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Development and Settlement of Disputes, The South China Sea Arbitration: the Republic of Philippines vs. the People's Republic of China

Peace at sea

By Tommy Koh – Ambassador-At-Large at Singapore’s Ministry of Foreign Affairs

The Straits Times, 3 June 2016

With the rule of law and political will, every dispute, including those in the South China Sea, can be resolved.

In 2008, I received an award from the Rhodes Academy of Ocean Law and Policy and the Onassis Foundation. I was given the Onassis Distinguished Scholar Award for my contributions to peace at sea. In this essay, I wish to share some reflections on our quest for peace at sea.

It may be useful for us to begin by reminding ourselves of the importance of ocean space to humankind. Covering over 70 per cent of the surface of the earth, the sea is indispensable to shipping and international trade. It is a principal source of our food and fuel. It absorbs carbon from the atmosphere and serves as the blue lung of the planet. It is critical to the tourist industry. It is a favourite place for humans to seek rest, recreation and happiness.

Before the advent of the 1982 UN Convention on the Law of the Sea (Unclos), there was a state of legal chaos at sea. Countries used to quarrel and, sometimes, even fight, over the breadth of the territorial sea, fishing rights, and so on. I remember that Iceland and the United Kingdom, for example, had fought a brief war over cod.

It took the Third UN Conference on the Law of the Sea nine arduous years of negotiations to arrive at a consensus on all the previously contentious issues, such as the breadths of the territorial sea and the contiguous zone, the limits of the continental shelf, as well as on some new concepts in international law, such as the exclusive economic zone, archipelagic state, transit passage, archipelagic sealanes passage and the common heritage of mankind.

In sum, Unclos is a comprehensive and authoritative statement of the modern law of the sea. This is why I have called it a Constitution for the world’s oceans. The convention has 166 state parties and the European Union. Although the United States is not a party, it recognises the convention as customary international law. It seeks to conform to the convention and expects other countries to do the same.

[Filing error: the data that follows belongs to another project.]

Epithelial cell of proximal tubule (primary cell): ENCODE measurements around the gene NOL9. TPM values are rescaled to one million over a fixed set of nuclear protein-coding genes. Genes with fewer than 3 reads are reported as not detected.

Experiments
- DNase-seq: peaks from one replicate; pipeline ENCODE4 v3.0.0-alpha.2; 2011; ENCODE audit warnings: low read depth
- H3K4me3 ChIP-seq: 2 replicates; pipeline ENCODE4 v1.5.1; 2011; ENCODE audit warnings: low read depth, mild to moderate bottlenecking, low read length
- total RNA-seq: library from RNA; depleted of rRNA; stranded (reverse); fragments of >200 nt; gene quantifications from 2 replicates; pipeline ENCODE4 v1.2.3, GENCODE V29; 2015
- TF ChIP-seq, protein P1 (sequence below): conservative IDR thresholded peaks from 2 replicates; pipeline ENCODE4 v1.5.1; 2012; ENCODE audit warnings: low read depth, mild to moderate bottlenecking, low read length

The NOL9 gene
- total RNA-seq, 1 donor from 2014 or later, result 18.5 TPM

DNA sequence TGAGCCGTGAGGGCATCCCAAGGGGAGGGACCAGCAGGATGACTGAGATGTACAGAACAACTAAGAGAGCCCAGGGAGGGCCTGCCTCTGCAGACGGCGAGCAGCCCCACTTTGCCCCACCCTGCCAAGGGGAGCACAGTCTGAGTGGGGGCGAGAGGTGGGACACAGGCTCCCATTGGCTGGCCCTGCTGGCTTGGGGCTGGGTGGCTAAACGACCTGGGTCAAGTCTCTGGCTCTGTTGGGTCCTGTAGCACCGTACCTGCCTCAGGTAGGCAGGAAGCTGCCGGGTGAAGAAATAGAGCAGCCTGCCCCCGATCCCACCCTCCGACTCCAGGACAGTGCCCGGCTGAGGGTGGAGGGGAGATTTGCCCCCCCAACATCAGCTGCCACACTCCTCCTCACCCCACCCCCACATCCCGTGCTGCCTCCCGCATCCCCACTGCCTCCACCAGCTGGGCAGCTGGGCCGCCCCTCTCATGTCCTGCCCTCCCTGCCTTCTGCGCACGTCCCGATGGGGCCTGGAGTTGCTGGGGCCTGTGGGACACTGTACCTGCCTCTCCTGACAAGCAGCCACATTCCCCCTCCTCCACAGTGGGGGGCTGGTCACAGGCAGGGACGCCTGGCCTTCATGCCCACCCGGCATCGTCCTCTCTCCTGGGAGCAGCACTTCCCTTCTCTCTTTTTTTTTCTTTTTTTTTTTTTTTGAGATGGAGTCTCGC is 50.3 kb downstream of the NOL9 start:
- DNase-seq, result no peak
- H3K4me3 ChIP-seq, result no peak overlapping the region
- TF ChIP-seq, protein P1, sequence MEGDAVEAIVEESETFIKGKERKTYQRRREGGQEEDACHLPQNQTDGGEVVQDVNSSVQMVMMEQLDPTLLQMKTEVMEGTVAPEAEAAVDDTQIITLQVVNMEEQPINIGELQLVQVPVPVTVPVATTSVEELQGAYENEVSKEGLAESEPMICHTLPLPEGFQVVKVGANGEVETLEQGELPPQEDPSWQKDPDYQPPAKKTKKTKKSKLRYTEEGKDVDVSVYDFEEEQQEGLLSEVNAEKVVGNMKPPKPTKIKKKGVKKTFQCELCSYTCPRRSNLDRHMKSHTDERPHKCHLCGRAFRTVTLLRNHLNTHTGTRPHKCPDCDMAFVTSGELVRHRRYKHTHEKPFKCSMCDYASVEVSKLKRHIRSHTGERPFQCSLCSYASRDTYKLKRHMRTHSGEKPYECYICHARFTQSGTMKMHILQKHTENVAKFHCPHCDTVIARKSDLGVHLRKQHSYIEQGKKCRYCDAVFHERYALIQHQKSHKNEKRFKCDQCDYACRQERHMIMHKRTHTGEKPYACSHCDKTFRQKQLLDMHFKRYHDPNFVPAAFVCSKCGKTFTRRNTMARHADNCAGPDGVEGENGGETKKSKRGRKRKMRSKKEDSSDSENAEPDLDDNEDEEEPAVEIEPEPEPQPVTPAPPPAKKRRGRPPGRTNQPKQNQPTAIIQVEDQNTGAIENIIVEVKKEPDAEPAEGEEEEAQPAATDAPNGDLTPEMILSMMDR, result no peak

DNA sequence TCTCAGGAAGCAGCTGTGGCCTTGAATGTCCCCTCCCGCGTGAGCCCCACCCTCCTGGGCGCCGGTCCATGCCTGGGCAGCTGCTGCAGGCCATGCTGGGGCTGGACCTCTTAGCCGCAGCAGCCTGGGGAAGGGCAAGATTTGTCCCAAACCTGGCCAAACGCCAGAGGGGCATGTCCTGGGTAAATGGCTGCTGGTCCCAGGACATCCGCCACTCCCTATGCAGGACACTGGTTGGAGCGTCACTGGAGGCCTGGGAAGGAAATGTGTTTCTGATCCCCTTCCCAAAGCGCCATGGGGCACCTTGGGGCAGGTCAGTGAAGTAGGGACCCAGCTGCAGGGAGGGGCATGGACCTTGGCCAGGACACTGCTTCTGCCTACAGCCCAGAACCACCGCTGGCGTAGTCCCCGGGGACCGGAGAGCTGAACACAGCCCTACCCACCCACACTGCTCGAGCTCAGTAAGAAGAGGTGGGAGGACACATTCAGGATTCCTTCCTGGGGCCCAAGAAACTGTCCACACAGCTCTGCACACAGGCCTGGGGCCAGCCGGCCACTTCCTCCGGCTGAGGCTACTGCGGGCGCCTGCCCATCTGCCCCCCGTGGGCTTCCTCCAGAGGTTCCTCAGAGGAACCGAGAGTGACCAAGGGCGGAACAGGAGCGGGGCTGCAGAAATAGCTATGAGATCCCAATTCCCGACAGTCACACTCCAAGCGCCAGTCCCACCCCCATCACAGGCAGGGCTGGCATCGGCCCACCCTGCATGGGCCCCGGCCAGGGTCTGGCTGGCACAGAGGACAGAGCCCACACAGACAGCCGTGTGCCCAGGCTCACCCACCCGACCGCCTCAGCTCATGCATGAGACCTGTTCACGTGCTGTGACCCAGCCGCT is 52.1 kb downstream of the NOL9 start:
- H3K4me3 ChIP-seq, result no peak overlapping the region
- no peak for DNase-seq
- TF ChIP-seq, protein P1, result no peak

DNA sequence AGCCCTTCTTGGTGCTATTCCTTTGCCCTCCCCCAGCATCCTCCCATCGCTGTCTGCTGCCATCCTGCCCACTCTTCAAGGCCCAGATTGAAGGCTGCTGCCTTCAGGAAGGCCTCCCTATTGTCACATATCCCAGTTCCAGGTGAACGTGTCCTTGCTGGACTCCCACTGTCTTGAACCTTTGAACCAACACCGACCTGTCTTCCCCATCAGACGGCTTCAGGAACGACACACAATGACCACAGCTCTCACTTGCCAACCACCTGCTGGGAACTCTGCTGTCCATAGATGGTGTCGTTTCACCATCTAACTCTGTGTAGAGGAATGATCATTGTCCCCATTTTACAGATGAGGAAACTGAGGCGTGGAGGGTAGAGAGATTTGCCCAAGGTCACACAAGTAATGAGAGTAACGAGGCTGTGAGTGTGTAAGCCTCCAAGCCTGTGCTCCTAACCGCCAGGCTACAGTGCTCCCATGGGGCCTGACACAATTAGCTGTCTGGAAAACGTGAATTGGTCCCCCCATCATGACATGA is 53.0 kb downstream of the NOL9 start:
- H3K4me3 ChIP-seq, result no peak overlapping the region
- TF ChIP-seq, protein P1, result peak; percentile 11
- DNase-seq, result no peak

Unclos promotes peace at sea in three ways. First, by establishing a new, fair and equitable world order for the oceans. Second, by promoting the rule of law. Third, by promoting the peaceful settlement of disputes. The convention has some unique features. It does not allow a state party to make reservations or exceptions. This has, however, not prevented some states from making declarations at the time of their signature, ratification or accession. To the extent that the declarations are not consistent with the convention, they have no legal value. The convention prevails over such declarations.


The convention has one other unique feature. Under Unclos, dispute settlement is compulsory and not optional and it is an integral part of the convention. When two or more countries have a dispute over the interpretation or application of the convention, they will attempt to resolve the dispute through negotiations. However, if the negotiations are unsuccessful, a party to the dispute may refer the dispute to conciliation, arbitration or adjudication. The convention gives to every state party a choice between arbitration, the International Court of Justice and the International Tribunal for the Law of the Sea.

If a state fails to make a choice, it is deemed to have chosen arbitration. Under Unclos, it is therefore unnecessary for State A to seek State B’s consent before referring their dispute to arbitration, assuming that they have both chosen arbitration or are deemed to have done so.

Under Article 298 of the convention, disputes over sea boundaries and military activities are exempted from compulsory dispute settlement. Apart from these two exceptions, all other disputes concerning the interpretation and application of the convention are subject to compulsory dispute settlement. The bottom line is this: It is not permissible for a state which is a party to the convention to opt out of the system of compulsory dispute settlement.

What are the threats to peace at sea?

Read the remainder of the article at http://www.straitstimes.com/opinion/peace-at-sea

The writer is former president of the Third UN Conference on the Law of the Sea and chairman, governing board, Centre for International Law, National University of Singapore.


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